Walk to End Alzehimer’s breaks fundraising record


By Eva Queen - equeen@civitasmedia.com



David Bumgardner speaks to the participants in the walk during short ceremony before the two-mile walk began.


Eva Queen | The News

David Bumgardner, left, shares what each color flower represents and several stories of why some had chosen to attend the walk Saturday.


Eva Queen | The News

A concession stand sits at the start line of the Walk to End Alzheimer’s, where the last of the crowd can be seen beginning the two-mile journey.


Eva Queen | The News

The crowd waits listening to the ceremony before the countdown for the Surry County Walk to End Alzheimer’s.


Eva Queen | The News

More than 300 people participated in the 2015 Surry County Walk to End Alzheimer’s this past Saturday.

The two-mile walk began at Riverside Park in Mount Airy. Participants began signing in at 9 a.m., a ceremony was held at 10 a.m. under the shelter beside the playground, with the walk starting at 10:15 a.m.

During the ceremony Jim Armbrister, city commissioner, declared Sept. 12 as Walk to End Alzheimer’s day for Surry County. A moment of silence was held to recognize the Sept. 11 weekend, followed by the national anthem sung by Kimberly Branch.

David Bumgardner spoke about the importance of the walk and reminded the crowd, “You are not alone in this fight.” Bumgardner told four stories to the crowd and each story represented a color flower that had been handed out to attendees when they signed in.

The orange flower represented Angela Allen, Brittany Buckley was represented by the yellow flower, the purple flower represented Amy Haynes and the blue flower represented a Vietnam veteran Robert Smitysmitt. Each person represented was either suffering from Alzheimer’s, worked with Alzheimer patients or was the family member of someone suffering with the disease.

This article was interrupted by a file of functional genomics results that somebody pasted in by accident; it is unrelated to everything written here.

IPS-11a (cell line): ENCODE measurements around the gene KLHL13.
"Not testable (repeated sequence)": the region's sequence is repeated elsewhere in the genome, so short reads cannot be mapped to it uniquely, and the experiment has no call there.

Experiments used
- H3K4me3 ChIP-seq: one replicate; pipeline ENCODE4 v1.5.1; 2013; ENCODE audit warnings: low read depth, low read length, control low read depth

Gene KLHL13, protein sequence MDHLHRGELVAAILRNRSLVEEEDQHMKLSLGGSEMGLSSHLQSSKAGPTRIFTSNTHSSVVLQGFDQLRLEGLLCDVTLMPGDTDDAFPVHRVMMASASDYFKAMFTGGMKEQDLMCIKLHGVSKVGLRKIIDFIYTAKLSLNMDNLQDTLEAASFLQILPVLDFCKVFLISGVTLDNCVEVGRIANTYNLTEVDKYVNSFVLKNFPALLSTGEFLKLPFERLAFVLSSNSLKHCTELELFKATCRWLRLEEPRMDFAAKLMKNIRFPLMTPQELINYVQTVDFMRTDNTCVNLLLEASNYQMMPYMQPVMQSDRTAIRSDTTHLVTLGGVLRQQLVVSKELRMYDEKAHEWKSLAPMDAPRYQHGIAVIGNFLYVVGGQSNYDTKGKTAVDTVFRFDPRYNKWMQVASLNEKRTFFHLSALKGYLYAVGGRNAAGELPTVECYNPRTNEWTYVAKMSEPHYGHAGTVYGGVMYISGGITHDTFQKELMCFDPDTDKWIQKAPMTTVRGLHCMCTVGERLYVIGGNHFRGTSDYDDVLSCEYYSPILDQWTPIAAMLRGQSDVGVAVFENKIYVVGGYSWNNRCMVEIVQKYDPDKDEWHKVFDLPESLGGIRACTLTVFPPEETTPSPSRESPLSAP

“This was a huge record breaking event for Surry County,” said Dana Reynolds, development manager and coordinator for Walk to End Alzheimer’s.

More than $30,000 had been raised by 10:30 a.m., according to Reynolds. “We don’t even have the final count, so that is exciting.”

Hugh Chatham Memorial Hospital was given the top medical center award.

David Bumgardner speaks to the participants in the walk during short ceremony before the two-mile walk began.
http://www.mtairynews.com/wp-content/uploads/2015/09/web1_004.jpgDavid Bumgardner speaks to the participants in the walk during short ceremony before the two-mile walk began. Eva Queen | The News

David Bumgardner, left, shares what each color flower represents and several stories of why some had chosen to attend the walk Saturday.
http://www.mtairynews.com/wp-content/uploads/2015/09/web1_008.jpgDavid Bumgardner, left, shares what each color flower represents and several stories of why some had chosen to attend the walk Saturday. Eva Queen | The News

A concession stand sits at the start line of the Walk to End Alzheimer’s, where the last of the crowd can be seen beginning the two-mile journey.
http://www.mtairynews.com/wp-content/uploads/2015/09/web1_017.jpgA concession stand sits at the start line of the Walk to End Alzheimer’s, where the last of the crowd can be seen beginning the two-mile journey. Eva Queen | The News

The crowd waits listening to the ceremony before the countdown for the Surry County Walk to End Alzheimer’s.
http://www.mtairynews.com/wp-content/uploads/2015/09/web1_AW.jpgThe crowd waits listening to the ceremony before the countdown for the Surry County Walk to End Alzheimer’s. Eva Queen | The News

By Eva Queen

equeen@civitasmedia.com

Reach Eva Queen at (336) 415-4739 or equeen@civitasmedia.com

Reach Eva Queen at (336) 415-4739 or equeen@civitasmedia.com

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